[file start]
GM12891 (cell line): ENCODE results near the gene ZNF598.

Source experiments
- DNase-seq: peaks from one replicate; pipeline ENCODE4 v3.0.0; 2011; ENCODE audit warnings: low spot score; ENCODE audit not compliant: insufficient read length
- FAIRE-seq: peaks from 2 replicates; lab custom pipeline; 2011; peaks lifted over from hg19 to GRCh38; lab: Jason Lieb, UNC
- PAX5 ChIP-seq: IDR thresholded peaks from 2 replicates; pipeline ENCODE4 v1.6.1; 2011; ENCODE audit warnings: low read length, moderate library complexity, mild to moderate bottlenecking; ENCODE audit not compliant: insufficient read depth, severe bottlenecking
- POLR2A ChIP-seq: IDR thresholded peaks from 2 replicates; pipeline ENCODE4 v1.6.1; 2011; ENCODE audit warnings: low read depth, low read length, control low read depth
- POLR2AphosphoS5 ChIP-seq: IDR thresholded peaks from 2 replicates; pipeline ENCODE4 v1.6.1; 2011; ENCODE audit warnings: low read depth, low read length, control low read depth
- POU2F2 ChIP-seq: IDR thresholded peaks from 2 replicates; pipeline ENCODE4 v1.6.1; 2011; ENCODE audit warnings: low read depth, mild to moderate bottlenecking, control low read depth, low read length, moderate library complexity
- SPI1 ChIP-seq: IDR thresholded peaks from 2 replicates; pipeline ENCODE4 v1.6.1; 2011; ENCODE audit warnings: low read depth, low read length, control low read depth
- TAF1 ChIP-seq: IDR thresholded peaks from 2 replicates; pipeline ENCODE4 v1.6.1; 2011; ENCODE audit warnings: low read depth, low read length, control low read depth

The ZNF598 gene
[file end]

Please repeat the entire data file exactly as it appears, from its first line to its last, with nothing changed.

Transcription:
GM12891 (cell line): ENCODE results near the gene ZNF598.

Source experiments
- DNase-seq: peaks from one replicate; pipeline ENCODE4 v3.0.0; 2011; ENCODE audit warnings: low spot score; ENCODE audit not compliant: insufficient read length
- FAIRE-seq: peaks from 2 replicates; lab custom pipeline; 2011; peaks lifted over from hg19 to GRCh38; lab: Jason Lieb, UNC
- PAX5 ChIP-seq: IDR thresholded peaks from 2 replicates; pipeline ENCODE4 v1.6.1; 2011; ENCODE audit warnings: low read length, moderate library complexity, mild to moderate bottlenecking; ENCODE audit not compliant: insufficient read depth, severe bottlenecking
- POLR2A ChIP-seq: IDR thresholded peaks from 2 replicates; pipeline ENCODE4 v1.6.1; 2011; ENCODE audit warnings: low read depth, low read length, control low read depth
- POLR2AphosphoS5 ChIP-seq: IDR thresholded peaks from 2 replicates; pipeline ENCODE4 v1.6.1; 2011; ENCODE audit warnings: low read depth, low read length, control low read depth
- POU2F2 ChIP-seq: IDR thresholded peaks from 2 replicates; pipeline ENCODE4 v1.6.1; 2011; ENCODE audit warnings: low read depth, mild to moderate bottlenecking, control low read depth, low read length, moderate library complexity
- SPI1 ChIP-seq: IDR thresholded peaks from 2 replicates; pipeline ENCODE4 v1.6.1; 2011; ENCODE audit warnings: low read depth, low read length, control low read depth
- TAF1 ChIP-seq: IDR thresholded peaks from 2 replicates; pipeline ENCODE4 v1.6.1; 2011; ENCODE audit warnings: low read depth, low read length, control low read depth

The ZNF598 gene